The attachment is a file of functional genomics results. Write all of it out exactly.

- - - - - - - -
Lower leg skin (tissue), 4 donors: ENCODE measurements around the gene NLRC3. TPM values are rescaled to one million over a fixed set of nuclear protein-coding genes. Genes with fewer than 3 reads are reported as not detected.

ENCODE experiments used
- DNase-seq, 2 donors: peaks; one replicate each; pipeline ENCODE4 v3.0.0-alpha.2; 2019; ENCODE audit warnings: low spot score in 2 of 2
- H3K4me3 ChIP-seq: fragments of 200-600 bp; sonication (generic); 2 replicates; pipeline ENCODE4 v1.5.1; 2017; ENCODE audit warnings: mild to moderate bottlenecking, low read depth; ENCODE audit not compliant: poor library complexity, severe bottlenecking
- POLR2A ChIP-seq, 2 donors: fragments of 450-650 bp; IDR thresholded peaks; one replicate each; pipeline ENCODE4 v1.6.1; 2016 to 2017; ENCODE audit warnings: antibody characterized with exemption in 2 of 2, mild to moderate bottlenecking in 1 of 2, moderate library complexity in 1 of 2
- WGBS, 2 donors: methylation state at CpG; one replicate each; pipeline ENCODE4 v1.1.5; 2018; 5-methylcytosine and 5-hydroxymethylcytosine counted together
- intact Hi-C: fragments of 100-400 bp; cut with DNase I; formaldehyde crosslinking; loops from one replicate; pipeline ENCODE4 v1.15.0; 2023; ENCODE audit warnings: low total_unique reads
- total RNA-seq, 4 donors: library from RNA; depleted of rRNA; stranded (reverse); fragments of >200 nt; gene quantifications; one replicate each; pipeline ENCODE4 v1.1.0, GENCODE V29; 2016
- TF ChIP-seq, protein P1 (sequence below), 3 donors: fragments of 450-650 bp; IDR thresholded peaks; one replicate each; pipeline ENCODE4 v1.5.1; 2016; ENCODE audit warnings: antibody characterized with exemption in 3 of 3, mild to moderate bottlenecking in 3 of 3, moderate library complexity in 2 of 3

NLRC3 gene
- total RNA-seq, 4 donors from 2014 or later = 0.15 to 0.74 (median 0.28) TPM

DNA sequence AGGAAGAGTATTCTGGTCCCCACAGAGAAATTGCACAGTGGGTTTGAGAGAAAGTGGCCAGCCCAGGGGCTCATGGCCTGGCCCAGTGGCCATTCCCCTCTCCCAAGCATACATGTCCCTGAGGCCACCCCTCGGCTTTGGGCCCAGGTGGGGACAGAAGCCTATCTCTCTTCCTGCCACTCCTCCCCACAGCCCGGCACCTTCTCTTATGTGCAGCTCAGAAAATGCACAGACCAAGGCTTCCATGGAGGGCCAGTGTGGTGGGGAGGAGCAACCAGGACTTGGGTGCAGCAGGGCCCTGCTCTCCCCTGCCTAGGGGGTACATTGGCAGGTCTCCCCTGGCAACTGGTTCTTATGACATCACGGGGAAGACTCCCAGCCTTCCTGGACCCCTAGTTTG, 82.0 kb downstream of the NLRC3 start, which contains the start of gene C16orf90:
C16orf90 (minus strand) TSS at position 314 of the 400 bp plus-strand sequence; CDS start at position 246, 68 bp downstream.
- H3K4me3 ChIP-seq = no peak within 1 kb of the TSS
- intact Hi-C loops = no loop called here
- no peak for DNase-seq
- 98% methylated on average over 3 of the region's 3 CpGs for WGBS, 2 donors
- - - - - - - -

Lower leg skin (tissue), 4 donors: ENCODE measurements around the gene NLRC3. TPM values are rescaled to one million over a fixed set of nuclear protein-coding genes. Genes with fewer than 3 reads are reported as not detected.

ENCODE experiments used
- DNase-seq, 2 donors: peaks; one replicate each; pipeline ENCODE4 v3.0.0-alpha.2; 2019; ENCODE audit warnings: low spot score in 2 of 2
- H3K4me3 ChIP-seq: fragments of 200-600 bp; sonication (generic); 2 replicates; pipeline ENCODE4 v1.5.1; 2017; ENCODE audit warnings: mild to moderate bottlenecking, low read depth; ENCODE audit not compliant: poor library complexity, severe bottlenecking
- POLR2A ChIP-seq, 2 donors: fragments of 450-650 bp; IDR thresholded peaks; one replicate each; pipeline ENCODE4 v1.6.1; 2016 to 2017; ENCODE audit warnings: antibody characterized with exemption in 2 of 2, mild to moderate bottlenecking in 1 of 2, moderate library complexity in 1 of 2
- WGBS, 2 donors: methylation state at CpG; one replicate each; pipeline ENCODE4 v1.1.5; 2018; 5-methylcytosine and 5-hydroxymethylcytosine counted together
- intact Hi-C: fragments of 100-400 bp; cut with DNase I; formaldehyde crosslinking; loops from one replicate; pipeline ENCODE4 v1.15.0; 2023; ENCODE audit warnings: low total_unique reads
- total RNA-seq, 4 donors: library from RNA; depleted of rRNA; stranded (reverse); fragments of >200 nt; gene quantifications; one replicate each; pipeline ENCODE4 v1.1.0, GENCODE V29; 2016
- TF ChIP-seq, protein P1 (sequence below), 3 donors: fragments of 450-650 bp; IDR thresholded peaks; one replicate each; pipeline ENCODE4 v1.5.1; 2016; ENCODE audit warnings: antibody characterized with exemption in 3 of 3, mild to moderate bottlenecking in 3 of 3, moderate library complexity in 2 of 3

NLRC3 gene
- total RNA-seq, 4 donors from 2014 or later = 0.15 to 0.74 (median 0.28) TPM

DNA sequence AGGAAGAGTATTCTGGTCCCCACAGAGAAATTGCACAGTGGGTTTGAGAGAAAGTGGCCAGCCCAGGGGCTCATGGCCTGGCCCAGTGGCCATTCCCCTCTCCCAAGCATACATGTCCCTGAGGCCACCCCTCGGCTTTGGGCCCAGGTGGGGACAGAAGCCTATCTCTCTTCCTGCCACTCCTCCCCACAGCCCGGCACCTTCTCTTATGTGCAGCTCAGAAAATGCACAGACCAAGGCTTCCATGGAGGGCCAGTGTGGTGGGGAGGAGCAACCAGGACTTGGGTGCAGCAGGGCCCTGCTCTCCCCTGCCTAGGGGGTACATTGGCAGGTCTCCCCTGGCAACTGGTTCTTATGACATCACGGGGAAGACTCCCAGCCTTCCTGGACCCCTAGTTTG, 82.0 kb downstream of the NLRC3 start, which contains the start of gene C16orf90:
C16orf90 (minus strand) TSS at position 314 of the 400 bp plus-strand sequence; CDS start at position 246, 68 bp downstream.
- H3K4me3 ChIP-seq = no peak within 1 kb of the TSS
- intact Hi-C loops = no loop called here
- no peak for DNase-seq
- 98% methylated on average over 3 of the region's 3 CpGs for WGBS, 2 donors